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on 30 November 2017
Everything's ok
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on 13 June 2009
This book (like everything by D.C.) is a brilliant piece of writing, wonderfully written and thoroughly researched.
Being very interested in the French Revolution for many years I was intrigued by the title of the book and had to buy it, hoping to find some new facts, but actually was totally captivated by the story and the superb writing.
The first half of the book tells us a tragic and controversial story of Louis XVI and Marie Antoinette before the Revolution. The second half is about the French Revolution and what happened to the King's family during this time. The central enquiry of the book is what happened to the child Louis XVII after he was imprisoned in the Temple following the French Revolution. It finishes with the long awaited result of how the young prince died, when through the use of modern genetics a conclusion is reached, which puts to an end two centuries of speculations about the royal line (which are profoundly investigated by the author in this book as well).
The book touched me deeply, often brining tears to my eyes. Though it is a well-research historical work, but it is written in such sympathetic manner that the tragedy and horrors that the little Louise-Charles, Marie Antoinette, Marie-Therese and Louis XVI were subjected to are absolutely heart-breaking. Even when I wasn't reading the book, I couldn't stop thinking about their suffering and terrible destiny.
The book as a whole is an absolute page-turner, which is unusual for this type of a book, but makes it even more worthwhile.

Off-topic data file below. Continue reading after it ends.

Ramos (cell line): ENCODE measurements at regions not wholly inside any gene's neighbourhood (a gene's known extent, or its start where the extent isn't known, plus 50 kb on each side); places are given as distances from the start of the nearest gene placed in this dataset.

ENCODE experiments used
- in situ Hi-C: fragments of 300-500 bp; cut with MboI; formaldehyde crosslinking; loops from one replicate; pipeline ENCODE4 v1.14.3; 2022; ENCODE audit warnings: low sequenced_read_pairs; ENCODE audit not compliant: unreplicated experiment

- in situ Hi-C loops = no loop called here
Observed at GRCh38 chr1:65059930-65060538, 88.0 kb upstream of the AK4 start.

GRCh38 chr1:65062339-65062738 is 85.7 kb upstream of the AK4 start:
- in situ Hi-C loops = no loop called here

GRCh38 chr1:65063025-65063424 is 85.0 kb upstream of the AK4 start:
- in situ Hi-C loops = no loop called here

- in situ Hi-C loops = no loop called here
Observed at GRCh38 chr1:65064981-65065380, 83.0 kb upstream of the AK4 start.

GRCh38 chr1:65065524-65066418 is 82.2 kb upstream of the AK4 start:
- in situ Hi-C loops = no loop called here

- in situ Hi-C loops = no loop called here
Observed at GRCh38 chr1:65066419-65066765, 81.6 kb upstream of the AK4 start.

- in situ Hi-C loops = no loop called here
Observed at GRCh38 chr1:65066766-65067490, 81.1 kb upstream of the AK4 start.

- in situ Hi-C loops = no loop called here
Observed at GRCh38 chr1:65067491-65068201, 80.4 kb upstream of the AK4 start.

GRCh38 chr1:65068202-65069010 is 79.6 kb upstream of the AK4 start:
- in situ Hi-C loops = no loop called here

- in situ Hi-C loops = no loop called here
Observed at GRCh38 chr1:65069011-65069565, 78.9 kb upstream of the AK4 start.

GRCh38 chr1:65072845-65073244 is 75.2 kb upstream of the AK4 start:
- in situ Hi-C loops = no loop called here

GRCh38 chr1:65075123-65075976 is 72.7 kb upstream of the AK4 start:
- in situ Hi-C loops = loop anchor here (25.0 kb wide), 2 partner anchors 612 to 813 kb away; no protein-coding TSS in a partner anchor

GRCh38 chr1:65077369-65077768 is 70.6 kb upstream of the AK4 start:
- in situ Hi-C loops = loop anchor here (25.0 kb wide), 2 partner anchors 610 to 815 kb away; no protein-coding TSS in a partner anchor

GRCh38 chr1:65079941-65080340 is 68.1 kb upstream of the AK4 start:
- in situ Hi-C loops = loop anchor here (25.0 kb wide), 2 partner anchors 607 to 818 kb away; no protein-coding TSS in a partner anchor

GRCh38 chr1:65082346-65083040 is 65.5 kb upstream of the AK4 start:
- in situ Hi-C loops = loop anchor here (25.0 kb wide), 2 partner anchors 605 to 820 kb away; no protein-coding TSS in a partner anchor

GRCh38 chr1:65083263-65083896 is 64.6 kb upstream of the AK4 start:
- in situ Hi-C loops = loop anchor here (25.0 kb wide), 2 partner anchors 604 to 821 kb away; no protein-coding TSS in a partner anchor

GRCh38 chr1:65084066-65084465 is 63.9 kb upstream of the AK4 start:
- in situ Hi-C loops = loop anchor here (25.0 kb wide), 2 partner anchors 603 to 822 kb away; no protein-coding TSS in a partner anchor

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on 11 October 2011
This book provides the reader with a well-told and well-researched story of the son of Louis XVI and Marie Antoinette, the French Revolution and the use of DNA to solve a 200-year mystery. I found it to be a moving account and a well told piece of history which was very enjoyable to read, so much so that I couldn't wait to get to the end of the book to find out did the DNA prove or disprove the story in the book of the tragic end of a little boy caught up in the Terror.

The author's use of first-hand accounts throughout the book forcibly reminds us that the Terror was known as such for a reason. When citizens marched on the Tuileries:

"As people fled from the palace, anyone who had defended the king - or was even dressed like a noble - was mercilessly hunted down. One woman reported glimpsing through the blinds of a house 'three sans-culottes holding a tall handsome man by the collar'. When they had 'finished him off with the butt of a rifle', at least 'fifteen women, one after the other, climbed up on this victim's cadaver, whose entrails were emerging from all sides, saying they took pleasure in trampling the aristocracy under their feet'. During the day, over nine hundred guards and three hundred citizens became victims of the hysterical slaughter."

And again when describing what happened to Princesse de Lamballe:

"Dragged from her cell and hauled before a kangaroo court, when she refused to swear an oath against the queen she had been sentenced to death. There are differing accounts of her horrendous murder. According to some, she was raped before she was hacked to death, and then mutilated, with her genitalia and heart cut out and mounted on pikes. In other versions she was - mercifully - knocked unconscious before her death. Her head was twisted onto a pike and taken to the Tower; her naked body was dragged through the streets..."

Overall this is a great story and for me a page-turner. Even if you have read extensively on the French Revolution I am sure you will still appreciate the account in this book and find many things to still surprise you.
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on 8 April 2013
A superbly researched and masterly written book, I would recommend it to anyone who has even the mildest
interest in history. It isn't just an historical book but a modern piece of detective work too, that kept